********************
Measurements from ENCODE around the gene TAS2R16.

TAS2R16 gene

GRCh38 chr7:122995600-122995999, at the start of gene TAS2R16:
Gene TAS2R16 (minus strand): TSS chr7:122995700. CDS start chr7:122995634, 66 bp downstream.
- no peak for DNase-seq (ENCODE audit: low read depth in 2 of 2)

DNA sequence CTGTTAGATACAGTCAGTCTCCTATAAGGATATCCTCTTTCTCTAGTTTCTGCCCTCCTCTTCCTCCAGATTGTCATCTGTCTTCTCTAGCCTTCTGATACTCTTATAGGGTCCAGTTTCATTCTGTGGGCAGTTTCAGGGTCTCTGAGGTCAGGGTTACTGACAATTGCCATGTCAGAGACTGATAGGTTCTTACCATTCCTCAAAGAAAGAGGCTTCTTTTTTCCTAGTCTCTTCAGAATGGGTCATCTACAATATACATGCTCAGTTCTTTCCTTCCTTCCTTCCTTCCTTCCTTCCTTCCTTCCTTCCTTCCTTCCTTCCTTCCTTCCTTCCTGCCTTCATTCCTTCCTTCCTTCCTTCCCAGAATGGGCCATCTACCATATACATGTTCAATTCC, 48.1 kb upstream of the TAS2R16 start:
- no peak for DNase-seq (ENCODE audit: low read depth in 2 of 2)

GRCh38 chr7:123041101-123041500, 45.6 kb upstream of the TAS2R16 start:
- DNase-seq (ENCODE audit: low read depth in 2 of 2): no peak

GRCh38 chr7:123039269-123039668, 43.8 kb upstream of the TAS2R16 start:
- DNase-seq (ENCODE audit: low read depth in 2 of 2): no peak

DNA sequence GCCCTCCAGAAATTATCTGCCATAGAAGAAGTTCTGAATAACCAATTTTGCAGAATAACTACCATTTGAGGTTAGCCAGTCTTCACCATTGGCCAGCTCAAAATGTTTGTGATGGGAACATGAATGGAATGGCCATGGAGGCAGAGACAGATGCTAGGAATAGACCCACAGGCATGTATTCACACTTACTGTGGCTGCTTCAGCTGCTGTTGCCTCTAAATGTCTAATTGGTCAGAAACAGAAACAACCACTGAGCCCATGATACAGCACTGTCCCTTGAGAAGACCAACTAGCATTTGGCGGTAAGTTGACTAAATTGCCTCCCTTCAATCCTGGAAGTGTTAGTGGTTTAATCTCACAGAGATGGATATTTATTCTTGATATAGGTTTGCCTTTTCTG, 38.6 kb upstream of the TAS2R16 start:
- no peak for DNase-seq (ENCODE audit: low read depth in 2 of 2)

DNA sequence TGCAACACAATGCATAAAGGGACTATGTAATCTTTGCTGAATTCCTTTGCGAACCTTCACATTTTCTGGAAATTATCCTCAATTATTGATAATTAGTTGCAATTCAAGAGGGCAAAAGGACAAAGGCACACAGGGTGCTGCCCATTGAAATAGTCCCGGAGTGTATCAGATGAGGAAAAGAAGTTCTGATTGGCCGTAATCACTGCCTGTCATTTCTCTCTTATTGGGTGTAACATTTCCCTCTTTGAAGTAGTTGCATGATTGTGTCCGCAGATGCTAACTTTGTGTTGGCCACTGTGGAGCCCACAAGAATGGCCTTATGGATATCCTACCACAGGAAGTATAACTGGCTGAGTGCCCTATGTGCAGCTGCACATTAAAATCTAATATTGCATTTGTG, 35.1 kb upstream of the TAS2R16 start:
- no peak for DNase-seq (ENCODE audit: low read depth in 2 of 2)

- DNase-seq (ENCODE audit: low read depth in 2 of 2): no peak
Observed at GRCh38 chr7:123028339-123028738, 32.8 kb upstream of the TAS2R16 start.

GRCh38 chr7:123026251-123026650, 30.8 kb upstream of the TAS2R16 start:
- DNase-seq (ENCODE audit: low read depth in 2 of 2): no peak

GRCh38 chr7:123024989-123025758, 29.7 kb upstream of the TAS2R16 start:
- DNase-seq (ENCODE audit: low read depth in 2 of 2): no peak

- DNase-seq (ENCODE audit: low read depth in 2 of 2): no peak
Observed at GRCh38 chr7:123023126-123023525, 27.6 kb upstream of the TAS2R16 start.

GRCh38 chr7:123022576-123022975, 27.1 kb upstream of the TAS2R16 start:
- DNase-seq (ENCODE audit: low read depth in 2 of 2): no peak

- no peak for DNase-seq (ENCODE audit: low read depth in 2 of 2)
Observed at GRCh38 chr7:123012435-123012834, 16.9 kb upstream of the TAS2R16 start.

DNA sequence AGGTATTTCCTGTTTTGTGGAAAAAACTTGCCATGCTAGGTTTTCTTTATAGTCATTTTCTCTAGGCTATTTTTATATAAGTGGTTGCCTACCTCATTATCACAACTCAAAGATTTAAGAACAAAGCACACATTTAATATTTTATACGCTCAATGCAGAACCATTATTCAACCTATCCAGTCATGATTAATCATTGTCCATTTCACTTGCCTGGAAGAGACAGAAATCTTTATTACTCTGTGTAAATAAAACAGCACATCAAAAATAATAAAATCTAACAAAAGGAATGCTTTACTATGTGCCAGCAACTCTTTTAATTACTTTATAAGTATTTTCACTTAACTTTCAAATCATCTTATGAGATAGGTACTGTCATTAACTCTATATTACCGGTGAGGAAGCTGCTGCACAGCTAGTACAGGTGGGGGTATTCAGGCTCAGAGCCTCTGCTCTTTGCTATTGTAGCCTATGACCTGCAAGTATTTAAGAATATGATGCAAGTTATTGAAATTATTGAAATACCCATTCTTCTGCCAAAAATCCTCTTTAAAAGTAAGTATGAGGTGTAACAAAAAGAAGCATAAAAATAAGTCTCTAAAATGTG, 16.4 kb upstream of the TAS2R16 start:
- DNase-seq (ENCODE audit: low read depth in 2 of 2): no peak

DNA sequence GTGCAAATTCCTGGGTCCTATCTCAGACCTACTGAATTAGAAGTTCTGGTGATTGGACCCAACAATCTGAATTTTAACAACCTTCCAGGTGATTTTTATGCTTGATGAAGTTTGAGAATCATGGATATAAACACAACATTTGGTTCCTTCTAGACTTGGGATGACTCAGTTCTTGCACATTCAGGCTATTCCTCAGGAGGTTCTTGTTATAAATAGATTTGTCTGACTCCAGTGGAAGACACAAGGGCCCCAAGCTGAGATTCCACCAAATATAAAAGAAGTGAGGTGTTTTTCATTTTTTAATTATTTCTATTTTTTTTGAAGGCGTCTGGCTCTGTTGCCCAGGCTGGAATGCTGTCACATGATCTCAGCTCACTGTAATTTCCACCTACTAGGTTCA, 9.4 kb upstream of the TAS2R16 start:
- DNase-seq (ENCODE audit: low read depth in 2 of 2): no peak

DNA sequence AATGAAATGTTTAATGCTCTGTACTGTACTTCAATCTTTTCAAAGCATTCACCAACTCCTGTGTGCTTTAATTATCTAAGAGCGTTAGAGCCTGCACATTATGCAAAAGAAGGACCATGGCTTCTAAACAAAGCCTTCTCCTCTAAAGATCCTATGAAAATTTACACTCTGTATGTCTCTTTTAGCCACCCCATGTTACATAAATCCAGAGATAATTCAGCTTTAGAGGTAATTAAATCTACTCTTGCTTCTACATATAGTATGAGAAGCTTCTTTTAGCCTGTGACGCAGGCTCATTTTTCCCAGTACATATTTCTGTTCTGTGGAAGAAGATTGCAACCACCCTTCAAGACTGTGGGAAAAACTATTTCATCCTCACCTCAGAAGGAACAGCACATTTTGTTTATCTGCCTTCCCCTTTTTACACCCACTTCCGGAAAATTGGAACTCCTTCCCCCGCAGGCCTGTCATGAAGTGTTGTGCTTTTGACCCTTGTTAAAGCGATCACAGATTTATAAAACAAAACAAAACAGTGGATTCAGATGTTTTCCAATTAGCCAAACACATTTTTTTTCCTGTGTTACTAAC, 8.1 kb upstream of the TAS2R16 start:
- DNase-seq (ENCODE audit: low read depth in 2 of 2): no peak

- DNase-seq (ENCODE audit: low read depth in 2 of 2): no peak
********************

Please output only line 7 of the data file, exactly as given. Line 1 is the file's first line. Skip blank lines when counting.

- no peak for DNase-seq (ENCODE audit: low read depth in 2 of 2)